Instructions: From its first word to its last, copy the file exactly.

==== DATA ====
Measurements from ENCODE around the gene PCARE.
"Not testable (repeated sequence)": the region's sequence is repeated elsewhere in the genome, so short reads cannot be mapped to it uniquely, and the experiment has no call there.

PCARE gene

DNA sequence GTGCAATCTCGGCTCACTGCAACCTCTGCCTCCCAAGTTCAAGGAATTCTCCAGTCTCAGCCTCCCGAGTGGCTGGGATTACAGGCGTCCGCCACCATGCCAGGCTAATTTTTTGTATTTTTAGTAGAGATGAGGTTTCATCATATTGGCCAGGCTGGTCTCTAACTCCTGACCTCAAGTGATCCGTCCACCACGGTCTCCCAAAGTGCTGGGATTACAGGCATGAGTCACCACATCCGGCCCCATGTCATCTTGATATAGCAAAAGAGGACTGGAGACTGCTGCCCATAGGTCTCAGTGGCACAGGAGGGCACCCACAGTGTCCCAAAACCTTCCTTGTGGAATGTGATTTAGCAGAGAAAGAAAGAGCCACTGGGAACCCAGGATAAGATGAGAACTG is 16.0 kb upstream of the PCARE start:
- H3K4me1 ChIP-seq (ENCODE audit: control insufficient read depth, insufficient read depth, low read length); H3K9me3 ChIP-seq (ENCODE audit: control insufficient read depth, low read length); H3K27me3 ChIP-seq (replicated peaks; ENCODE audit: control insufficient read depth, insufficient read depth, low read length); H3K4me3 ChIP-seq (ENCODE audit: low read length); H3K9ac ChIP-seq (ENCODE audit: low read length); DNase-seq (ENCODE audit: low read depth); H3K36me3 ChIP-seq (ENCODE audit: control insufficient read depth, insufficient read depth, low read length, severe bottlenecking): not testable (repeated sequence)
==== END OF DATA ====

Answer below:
Measurements from ENCODE around the gene PCARE.
"Not testable (repeated sequence)": the region's sequence is repeated elsewhere in the genome, so short reads cannot be mapped to it uniquely, and the experiment has no call there.

PCARE gene

DNA sequence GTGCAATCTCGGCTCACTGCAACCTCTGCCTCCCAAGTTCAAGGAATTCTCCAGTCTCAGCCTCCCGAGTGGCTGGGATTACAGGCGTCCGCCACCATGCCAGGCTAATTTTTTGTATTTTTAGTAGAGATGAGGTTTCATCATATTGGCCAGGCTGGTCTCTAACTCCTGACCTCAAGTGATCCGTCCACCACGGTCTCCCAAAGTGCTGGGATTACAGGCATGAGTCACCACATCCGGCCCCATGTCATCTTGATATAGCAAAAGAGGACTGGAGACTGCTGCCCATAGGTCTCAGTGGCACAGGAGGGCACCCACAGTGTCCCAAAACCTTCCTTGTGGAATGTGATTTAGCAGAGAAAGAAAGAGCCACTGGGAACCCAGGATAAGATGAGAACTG is 16.0 kb upstream of the PCARE start:
- H3K4me1 ChIP-seq (ENCODE audit: control insufficient read depth, insufficient read depth, low read length); H3K9me3 ChIP-seq (ENCODE audit: control insufficient read depth, low read length); H3K27me3 ChIP-seq (replicated peaks; ENCODE audit: control insufficient read depth, insufficient read depth, low read length); H3K4me3 ChIP-seq (ENCODE audit: low read length); H3K9ac ChIP-seq (ENCODE audit: low read length); DNase-seq (ENCODE audit: low read depth); H3K36me3 ChIP-seq (ENCODE audit: control insufficient read depth, insufficient read depth, low read length, severe bottlenecking): not testable (repeated sequence)